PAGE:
I'm glad a safe and fun trip was had by all. But being the very conservative avalanche fearing person that I am...I've always thought it was a bad idea to be hiking up/glissading down avalanche chutes. It seems that particular mountain catches people in avalanches almost every year. You really can't see what's above you when going up and it's impossible to safely assess the danger from below. To me it's a "best guess" and I just don't like playing with luck most of the time. Besides, there's a safer route, to the left of the chute. It's more work and not as fun going down, but definitely safer. And heads up to those going up in the spring...there will surely be some snow coming down then too. I do not mean to offend any of the highly experienced folks here that are excellent judges of these things, but I am concerned for the novices that visit this site and may think it's OK to just go hiking up an avalanche chute just because others have ...
That was what I was trying to say. You said it better. I'd rather live to hike another day and am not personally experienced enough to really know if it is safe or not (just because you see 20 people skiing down doesn't mean it is necessarily safe....). Better to err on the side of caution. I'm actually very interested in going up there, but have never been sure of a "safe" way to do it. The only time I have gone up there is in the summer or fall (when there was no appreciable snow).
On other thing about glissading. Before starting, make sure you know what's below. I don't think it's happened at Granite, but people have been killed on other peaks glissading off the edge of things or falling into holes over creeks while glissading. Make sure you can see where your glissade ends, and if it's slippery at all, make sure you have a good runout to land in at the end.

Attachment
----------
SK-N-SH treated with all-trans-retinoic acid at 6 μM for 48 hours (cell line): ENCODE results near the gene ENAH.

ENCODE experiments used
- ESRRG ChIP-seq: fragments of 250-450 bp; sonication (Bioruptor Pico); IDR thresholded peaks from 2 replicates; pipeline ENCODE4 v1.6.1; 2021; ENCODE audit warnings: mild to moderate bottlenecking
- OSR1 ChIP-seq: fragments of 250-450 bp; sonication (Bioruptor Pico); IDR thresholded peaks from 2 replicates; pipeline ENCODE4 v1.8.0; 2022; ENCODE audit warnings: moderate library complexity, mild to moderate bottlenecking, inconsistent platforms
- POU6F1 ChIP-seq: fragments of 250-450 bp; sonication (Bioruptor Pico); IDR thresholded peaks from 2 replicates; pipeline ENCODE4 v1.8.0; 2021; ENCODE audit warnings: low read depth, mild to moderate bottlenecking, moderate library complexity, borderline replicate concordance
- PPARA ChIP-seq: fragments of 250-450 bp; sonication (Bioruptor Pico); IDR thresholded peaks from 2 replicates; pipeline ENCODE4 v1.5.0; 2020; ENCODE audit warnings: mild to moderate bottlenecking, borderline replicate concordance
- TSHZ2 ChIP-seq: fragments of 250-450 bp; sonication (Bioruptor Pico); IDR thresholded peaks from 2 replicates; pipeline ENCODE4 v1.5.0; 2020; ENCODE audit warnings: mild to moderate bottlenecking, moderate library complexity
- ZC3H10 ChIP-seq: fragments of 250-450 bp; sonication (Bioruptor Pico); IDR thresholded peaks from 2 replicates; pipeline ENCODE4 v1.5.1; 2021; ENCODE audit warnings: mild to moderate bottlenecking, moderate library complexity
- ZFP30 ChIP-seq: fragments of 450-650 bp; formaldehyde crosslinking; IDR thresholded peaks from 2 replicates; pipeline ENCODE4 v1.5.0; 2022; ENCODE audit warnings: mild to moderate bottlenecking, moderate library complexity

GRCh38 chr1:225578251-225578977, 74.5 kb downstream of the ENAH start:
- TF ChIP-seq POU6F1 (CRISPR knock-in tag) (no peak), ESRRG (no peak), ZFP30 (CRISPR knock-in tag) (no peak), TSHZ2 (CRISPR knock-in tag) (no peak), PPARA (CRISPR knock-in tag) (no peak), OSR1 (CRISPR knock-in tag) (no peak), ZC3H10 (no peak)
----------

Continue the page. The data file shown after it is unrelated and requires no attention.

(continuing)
-------------- “As beacons mountains burned at evening.” J.R.R. Tolkien
I lost my ice axe the first time I tried to glissade also.
Hanging on is important, but holding the axe in the right position is also important. Make sure the pick is turned away from your body. Ice axe impalements while glissading are actually fairly common; I've seen it twice.
To avoid further confusion, it wasn't my first time and I didn't lose my ice axe. I let one hand go to grab my poles, then couldn't re-grab the axe with that hand because I was holing both poles in it. That was my point: don't let go of your axe just to grab some lousy trekking poles.
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